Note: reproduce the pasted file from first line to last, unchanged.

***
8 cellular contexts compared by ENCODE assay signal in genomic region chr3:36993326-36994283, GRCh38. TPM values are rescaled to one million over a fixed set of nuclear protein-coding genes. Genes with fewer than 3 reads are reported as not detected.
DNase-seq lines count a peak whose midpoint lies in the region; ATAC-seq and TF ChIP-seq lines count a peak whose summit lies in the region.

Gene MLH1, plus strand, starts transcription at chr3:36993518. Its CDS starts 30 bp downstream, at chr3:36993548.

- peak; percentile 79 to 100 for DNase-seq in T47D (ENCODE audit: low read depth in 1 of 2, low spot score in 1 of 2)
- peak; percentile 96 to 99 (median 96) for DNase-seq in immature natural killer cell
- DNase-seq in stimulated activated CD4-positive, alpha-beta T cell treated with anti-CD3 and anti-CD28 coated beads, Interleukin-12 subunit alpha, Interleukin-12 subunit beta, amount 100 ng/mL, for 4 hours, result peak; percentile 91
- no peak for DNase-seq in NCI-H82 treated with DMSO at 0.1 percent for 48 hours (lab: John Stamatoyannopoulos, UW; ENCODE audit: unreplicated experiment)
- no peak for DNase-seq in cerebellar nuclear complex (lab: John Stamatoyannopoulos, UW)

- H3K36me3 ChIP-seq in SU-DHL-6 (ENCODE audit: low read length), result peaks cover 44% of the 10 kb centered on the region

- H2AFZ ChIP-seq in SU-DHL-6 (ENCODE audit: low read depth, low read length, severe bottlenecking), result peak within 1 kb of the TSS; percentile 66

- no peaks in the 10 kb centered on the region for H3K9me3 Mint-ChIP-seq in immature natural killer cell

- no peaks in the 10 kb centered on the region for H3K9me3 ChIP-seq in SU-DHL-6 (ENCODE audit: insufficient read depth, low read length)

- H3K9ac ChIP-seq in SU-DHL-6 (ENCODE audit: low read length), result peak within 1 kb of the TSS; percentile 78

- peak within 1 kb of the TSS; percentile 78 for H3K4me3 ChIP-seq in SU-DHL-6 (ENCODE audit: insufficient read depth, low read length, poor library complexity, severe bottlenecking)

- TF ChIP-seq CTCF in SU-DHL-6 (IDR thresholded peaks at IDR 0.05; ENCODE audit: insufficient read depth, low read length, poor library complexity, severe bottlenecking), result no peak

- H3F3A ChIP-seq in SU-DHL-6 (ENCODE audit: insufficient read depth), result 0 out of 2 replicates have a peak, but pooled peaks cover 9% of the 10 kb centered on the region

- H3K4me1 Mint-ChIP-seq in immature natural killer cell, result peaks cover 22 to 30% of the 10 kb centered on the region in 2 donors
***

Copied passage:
8 cellular contexts compared by ENCODE assay signal in genomic region chr3:36993326-36994283, GRCh38. TPM values are rescaled to one million over a fixed set of nuclear protein-coding genes. Genes with fewer than 3 reads are reported as not detected.
DNase-seq lines count a peak whose midpoint lies in the region; ATAC-seq and TF ChIP-seq lines count a peak whose summit lies in the region.

Gene MLH1, plus strand, starts transcription at chr3:36993518. Its CDS starts 30 bp downstream, at chr3:36993548.

- peak; percentile 79 to 100 for DNase-seq in T47D (ENCODE audit: low read depth in 1 of 2, low spot score in 1 of 2)
- peak; percentile 96 to 99 (median 96) for DNase-seq in immature natural killer cell
- DNase-seq in stimulated activated CD4-positive, alpha-beta T cell treated with anti-CD3 and anti-CD28 coated beads, Interleukin-12 subunit alpha, Interleukin-12 subunit beta, amount 100 ng/mL, for 4 hours, result peak; percentile 91
- no peak for DNase-seq in NCI-H82 treated with DMSO at 0.1 percent for 48 hours (lab: John Stamatoyannopoulos, UW; ENCODE audit: unreplicated experiment)
- no peak for DNase-seq in cerebellar nuclear complex (lab: John Stamatoyannopoulos, UW)

- H3K36me3 ChIP-seq in SU-DHL-6 (ENCODE audit: low read length), result peaks cover 44% of the 10 kb centered on the region

- H2AFZ ChIP-seq in SU-DHL-6 (ENCODE audit: low read depth, low read length, severe bottlenecking), result peak within 1 kb of the TSS; percentile 66

- no peaks in the 10 kb centered on the region for H3K9me3 Mint-ChIP-seq in immature natural killer cell

- no peaks in the 10 kb centered on the region for H3K9me3 ChIP-seq in SU-DHL-6 (ENCODE audit: insufficient read depth, low read length)

- H3K9ac ChIP-seq in SU-DHL-6 (ENCODE audit: low read length), result peak within 1 kb of the TSS; percentile 78

- peak within 1 kb of the TSS; percentile 78 for H3K4me3 ChIP-seq in SU-DHL-6 (ENCODE audit: insufficient read depth, low read length, poor library complexity, severe bottlenecking)

- TF ChIP-seq CTCF in SU-DHL-6 (IDR thresholded peaks at IDR 0.05; ENCODE audit: insufficient read depth, low read length, poor library complexity, severe bottlenecking), result no peak

- H3F3A ChIP-seq in SU-DHL-6 (ENCODE audit: insufficient read depth), result 0 out of 2 replicates have a peak, but pooled peaks cover 9% of the 10 kb centered on the region

- H3K4me1 Mint-ChIP-seq in immature natural killer cell, result peaks cover 22 to 30% of the 10 kb centered on the region in 2 donors